Glendening ducks a campaign promise; Reversal: He pledged to pay for 1,100 reading and math teachers; now, he says wait till next year.


TO WIN an election, a candidate often makes promises that prove difficult to keep. Parris N. Glendening has put himself squarely in that uncomfortable position.

During last year's gubernatorial election, Mr. Glendening pledged to put 1,110 more teachers into local classrooms to tutor kids in reading and math. That commitment neatly neutralized a somewhat similar pledge by his opponent, Ellen R. Sauerbrey, to hire an extra 1,000 reading teachers.

But after he was re-elected, Mr. Glendening decided not to include any money in his budget for these educators.

Instead, the governor is sponsoring legislation to establish accountability standards for such a program. Next year, he now says, he'll place $11 million in his 2000 budget to pay teachers' salaries.

His point is that simply throwing money at a problem won't solve it. First, you need a game plan. Next, some standards to judge progress. And the governor says he wants to ensure that Maryland's 24 school systems have a strategy for attacking their special reading and math needs.

All that makes sense. But it doesn't negate the fact that Mr. Glendening is breaking a campaign pledge. And his postponement of this program will make matters worse for troubled students who are deficient at reading or calculating.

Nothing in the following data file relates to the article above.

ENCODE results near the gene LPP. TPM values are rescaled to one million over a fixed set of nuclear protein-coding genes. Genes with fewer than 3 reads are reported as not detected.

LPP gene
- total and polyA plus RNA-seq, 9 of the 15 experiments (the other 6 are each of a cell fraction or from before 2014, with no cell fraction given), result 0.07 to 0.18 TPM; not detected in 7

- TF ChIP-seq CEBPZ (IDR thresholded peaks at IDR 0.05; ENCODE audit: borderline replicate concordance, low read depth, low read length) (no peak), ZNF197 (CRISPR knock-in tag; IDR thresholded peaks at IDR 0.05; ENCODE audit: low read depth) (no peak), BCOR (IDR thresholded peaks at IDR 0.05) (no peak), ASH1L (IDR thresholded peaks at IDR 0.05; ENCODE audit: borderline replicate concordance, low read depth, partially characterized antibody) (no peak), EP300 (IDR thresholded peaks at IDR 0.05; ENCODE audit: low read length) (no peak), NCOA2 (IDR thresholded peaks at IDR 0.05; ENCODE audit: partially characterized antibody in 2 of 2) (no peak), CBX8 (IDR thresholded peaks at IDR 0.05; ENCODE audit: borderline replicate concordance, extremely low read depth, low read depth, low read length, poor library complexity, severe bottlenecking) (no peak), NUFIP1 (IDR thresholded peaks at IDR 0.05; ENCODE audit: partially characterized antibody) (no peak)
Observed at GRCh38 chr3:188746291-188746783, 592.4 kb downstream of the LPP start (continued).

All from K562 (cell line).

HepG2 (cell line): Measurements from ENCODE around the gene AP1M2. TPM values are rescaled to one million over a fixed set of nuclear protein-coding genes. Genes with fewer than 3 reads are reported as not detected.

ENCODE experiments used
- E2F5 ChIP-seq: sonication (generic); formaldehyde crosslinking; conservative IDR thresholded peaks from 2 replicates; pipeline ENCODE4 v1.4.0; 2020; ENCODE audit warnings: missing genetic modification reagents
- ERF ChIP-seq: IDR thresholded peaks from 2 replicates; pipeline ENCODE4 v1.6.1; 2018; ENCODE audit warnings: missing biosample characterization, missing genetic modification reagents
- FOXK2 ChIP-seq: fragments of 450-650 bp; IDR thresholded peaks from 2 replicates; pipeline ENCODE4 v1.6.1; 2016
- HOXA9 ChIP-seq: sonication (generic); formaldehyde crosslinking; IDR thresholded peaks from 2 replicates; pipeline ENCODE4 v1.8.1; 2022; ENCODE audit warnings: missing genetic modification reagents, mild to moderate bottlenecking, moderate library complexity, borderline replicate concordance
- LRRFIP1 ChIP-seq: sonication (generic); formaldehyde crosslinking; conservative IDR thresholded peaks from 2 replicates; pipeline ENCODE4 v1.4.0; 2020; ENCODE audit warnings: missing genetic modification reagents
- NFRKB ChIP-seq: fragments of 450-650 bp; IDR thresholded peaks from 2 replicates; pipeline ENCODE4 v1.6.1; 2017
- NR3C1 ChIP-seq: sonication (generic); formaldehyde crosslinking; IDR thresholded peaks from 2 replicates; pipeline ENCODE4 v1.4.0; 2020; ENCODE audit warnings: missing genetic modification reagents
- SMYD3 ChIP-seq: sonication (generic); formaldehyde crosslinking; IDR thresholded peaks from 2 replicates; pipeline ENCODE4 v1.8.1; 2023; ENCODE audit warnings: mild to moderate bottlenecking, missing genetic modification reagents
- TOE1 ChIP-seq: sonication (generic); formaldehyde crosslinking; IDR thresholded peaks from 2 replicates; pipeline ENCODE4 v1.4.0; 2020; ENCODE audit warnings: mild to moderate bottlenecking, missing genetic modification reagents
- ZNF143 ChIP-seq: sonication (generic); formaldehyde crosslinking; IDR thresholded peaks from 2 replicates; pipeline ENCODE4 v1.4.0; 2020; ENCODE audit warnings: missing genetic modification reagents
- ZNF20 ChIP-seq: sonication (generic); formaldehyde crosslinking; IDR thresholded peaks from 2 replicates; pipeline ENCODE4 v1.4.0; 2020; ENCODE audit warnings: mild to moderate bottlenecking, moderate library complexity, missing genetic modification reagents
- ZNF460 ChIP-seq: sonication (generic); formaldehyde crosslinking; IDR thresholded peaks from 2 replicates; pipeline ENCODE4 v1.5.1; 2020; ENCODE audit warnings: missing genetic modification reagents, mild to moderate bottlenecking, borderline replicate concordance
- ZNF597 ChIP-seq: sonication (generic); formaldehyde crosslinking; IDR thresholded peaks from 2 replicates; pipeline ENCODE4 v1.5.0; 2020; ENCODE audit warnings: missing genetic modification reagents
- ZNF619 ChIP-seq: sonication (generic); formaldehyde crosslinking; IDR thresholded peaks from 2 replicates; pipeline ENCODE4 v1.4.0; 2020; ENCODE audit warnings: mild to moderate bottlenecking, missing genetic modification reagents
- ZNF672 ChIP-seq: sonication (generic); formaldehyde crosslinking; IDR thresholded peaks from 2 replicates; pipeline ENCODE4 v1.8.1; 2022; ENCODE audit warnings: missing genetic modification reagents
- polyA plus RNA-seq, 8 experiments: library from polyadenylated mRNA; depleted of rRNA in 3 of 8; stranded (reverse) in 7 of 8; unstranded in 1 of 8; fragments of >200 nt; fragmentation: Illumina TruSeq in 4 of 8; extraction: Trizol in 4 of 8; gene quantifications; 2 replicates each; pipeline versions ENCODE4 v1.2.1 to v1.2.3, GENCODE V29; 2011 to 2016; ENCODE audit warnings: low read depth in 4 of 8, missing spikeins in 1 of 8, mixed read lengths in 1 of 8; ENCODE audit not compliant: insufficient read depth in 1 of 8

Montgomery County Executive Douglas Duncan has been outspoken in his criticism of the governor's unkept promise. And for good reason.

Based on Mr. Glendening's pledge during the 1998 campaign, Mr. Duncan had planned to hire 117 reading and math specialists for September. Written guidelines -- the kind that the governor said would be needed -- are already in place in Montgomery. Why delay implementation?

The governor's insistence on accountability is understandable, but kids in elementary schools should not be forced to wait until September 2000 to receive the specialized help they were promised.

We urge Mr. Glendening to reconsider his stance as the state's budget is reshaped in the coming months. Accountability standards can be approved this session and local school systems can respond in a matter of months.

This leaves ample time to hire certified reading and math instructors before the next school year begins. All that is needed is a supplemental budget request from the governor.

Let's make sure every public school system has a solid plan to help students master basic skills. But let's also get those teaching specialists into the classrooms where they are needed.

Failure to confront this problem immediately could harm the ability of children to learn, and achieve, for a lifetime.

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